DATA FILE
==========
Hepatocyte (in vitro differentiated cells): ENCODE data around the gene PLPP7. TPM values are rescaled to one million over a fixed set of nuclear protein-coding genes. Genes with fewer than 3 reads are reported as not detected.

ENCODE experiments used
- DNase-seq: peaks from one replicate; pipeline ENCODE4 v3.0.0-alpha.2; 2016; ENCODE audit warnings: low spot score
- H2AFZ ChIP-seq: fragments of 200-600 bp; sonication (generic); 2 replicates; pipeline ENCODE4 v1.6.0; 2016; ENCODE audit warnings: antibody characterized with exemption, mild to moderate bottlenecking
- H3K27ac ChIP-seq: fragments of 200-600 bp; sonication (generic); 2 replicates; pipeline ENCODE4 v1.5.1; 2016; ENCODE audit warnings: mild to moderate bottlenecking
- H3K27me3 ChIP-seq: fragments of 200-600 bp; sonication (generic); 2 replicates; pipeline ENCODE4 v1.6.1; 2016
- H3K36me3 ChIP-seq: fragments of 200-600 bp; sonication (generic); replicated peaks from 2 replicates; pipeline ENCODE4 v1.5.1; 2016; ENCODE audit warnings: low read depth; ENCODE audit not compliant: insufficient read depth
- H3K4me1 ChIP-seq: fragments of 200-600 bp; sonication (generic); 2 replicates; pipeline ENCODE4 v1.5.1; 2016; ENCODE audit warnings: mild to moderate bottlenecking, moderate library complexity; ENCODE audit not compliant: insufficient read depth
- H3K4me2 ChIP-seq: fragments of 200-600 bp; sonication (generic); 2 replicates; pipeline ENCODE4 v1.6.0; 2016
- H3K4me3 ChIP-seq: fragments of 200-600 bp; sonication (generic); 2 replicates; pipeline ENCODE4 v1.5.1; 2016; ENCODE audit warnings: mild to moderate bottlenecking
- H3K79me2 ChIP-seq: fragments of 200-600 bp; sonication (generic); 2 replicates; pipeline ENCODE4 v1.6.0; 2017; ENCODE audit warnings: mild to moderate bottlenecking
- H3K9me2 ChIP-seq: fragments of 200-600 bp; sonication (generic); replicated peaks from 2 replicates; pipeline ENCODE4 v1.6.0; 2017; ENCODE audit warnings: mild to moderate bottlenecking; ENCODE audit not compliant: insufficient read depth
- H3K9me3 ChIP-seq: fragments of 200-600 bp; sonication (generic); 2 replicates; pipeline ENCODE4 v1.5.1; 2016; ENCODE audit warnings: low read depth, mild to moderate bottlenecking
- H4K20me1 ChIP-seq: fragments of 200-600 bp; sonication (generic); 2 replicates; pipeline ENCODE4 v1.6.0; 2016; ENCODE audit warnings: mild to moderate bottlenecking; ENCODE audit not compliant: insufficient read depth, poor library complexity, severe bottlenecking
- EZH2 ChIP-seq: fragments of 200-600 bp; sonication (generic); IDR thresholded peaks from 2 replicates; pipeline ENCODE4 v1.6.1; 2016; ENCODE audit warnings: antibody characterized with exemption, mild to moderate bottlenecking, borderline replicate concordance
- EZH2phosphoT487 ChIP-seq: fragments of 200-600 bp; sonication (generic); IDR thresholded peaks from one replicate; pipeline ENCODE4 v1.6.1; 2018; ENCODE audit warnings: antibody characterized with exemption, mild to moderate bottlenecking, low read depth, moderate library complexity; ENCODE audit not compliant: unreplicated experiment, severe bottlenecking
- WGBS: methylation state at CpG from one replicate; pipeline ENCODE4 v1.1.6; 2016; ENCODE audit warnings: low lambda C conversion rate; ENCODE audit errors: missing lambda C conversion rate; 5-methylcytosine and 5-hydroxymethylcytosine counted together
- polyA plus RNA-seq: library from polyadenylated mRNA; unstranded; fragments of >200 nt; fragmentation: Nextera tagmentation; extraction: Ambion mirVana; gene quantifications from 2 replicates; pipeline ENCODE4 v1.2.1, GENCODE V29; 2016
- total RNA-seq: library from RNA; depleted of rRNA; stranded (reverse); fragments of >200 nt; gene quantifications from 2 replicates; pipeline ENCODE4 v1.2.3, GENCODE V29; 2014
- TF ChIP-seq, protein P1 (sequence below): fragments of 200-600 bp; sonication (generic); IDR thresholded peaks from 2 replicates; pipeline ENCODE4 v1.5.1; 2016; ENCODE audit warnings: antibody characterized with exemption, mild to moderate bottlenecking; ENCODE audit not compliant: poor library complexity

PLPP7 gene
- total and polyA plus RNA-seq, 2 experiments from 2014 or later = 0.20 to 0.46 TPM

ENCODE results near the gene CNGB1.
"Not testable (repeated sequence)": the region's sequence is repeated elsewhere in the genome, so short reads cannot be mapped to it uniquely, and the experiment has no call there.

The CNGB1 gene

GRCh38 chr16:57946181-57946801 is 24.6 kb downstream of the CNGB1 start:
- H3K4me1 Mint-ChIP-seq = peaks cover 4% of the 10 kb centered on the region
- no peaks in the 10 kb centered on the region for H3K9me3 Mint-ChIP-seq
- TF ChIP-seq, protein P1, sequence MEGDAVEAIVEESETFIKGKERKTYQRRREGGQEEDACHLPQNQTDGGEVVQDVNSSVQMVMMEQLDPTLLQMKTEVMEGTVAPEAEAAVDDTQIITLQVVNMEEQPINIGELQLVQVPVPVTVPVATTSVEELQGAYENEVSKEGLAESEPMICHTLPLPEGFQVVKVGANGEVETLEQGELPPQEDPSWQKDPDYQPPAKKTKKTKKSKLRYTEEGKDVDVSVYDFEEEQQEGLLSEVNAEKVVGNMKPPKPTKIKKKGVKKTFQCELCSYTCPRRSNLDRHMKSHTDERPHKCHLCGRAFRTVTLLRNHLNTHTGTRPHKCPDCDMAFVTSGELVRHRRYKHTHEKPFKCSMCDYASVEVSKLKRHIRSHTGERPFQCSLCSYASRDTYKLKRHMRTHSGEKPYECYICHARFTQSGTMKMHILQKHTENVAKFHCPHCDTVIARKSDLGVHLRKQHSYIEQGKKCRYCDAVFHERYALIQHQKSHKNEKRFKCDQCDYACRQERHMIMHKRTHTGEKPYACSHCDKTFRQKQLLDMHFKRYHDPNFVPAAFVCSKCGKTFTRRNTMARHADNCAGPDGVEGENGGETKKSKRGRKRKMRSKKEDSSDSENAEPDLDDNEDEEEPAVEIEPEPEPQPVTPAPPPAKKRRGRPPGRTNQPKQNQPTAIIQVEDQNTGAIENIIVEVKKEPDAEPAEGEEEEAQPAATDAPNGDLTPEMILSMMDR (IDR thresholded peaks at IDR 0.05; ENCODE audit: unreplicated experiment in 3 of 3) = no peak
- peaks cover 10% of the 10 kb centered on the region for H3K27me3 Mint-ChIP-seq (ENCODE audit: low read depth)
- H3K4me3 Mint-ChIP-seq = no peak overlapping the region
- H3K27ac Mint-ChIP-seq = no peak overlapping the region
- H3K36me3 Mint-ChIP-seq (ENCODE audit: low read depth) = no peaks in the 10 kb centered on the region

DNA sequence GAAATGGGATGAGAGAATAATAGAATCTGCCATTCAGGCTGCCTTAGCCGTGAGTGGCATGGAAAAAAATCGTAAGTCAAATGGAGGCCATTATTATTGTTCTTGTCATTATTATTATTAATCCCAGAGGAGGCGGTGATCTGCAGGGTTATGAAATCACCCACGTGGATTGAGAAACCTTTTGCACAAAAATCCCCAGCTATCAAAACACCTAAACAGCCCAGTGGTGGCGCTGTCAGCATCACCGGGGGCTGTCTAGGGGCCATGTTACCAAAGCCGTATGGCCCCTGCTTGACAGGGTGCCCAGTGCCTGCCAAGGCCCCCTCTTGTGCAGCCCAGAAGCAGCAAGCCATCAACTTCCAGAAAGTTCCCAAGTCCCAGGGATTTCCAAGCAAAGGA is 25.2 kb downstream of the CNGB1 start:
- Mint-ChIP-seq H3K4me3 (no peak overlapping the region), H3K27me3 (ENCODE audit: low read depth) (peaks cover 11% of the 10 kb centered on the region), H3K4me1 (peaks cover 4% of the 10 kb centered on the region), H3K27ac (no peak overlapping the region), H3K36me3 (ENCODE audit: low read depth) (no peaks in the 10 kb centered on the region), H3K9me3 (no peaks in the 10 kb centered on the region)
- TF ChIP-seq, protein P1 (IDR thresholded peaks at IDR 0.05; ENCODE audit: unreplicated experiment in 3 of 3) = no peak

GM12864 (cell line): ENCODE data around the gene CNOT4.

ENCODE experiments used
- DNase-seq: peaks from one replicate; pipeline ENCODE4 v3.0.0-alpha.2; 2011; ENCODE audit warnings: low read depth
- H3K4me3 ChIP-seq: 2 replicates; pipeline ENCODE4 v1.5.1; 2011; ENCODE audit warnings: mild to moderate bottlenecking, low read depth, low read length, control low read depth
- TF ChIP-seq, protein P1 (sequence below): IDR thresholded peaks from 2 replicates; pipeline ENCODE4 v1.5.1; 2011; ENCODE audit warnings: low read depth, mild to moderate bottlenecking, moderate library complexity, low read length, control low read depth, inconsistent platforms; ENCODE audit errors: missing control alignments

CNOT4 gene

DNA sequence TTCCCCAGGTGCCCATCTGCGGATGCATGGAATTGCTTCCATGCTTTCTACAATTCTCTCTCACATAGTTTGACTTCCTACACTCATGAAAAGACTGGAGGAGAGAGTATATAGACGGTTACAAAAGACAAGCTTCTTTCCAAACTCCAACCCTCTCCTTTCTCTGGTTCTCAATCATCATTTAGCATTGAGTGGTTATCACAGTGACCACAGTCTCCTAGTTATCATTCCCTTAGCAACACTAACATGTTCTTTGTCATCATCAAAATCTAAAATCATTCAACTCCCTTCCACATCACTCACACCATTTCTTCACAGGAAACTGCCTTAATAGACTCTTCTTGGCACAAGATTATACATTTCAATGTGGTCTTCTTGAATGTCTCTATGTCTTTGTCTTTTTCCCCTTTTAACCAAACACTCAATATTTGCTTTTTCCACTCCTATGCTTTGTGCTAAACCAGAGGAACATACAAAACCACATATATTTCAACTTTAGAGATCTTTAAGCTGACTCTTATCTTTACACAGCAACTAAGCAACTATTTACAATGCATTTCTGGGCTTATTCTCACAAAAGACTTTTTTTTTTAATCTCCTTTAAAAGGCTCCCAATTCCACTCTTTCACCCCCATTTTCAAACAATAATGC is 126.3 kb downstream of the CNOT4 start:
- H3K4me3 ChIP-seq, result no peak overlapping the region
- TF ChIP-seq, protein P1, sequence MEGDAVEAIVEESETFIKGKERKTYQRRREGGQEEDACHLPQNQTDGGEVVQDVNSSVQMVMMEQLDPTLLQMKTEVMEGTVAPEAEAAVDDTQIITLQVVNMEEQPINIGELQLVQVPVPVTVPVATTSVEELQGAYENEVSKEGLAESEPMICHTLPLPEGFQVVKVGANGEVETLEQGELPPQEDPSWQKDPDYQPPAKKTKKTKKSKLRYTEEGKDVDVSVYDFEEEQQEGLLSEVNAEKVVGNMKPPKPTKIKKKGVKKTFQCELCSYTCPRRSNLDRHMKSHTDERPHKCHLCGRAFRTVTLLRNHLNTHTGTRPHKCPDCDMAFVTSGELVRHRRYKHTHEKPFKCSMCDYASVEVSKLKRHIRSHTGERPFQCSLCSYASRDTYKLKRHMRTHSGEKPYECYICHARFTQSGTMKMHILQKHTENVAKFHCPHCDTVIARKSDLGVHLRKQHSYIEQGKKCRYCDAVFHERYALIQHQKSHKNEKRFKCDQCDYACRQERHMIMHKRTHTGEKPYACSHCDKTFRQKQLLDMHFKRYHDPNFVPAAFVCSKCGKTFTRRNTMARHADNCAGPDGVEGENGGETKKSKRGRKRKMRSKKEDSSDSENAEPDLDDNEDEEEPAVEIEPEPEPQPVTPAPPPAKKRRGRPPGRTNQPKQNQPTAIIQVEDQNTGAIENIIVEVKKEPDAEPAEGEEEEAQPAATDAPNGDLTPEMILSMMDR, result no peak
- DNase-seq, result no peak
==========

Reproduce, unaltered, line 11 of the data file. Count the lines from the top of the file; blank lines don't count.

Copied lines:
- H3K79me2 ChIP-seq: fragments of 200-600 bp; sonication (generic); 2 replicates; pipeline ENCODE4 v1.6.0; 2017; ENCODE audit warnings: mild to moderate bottlenecking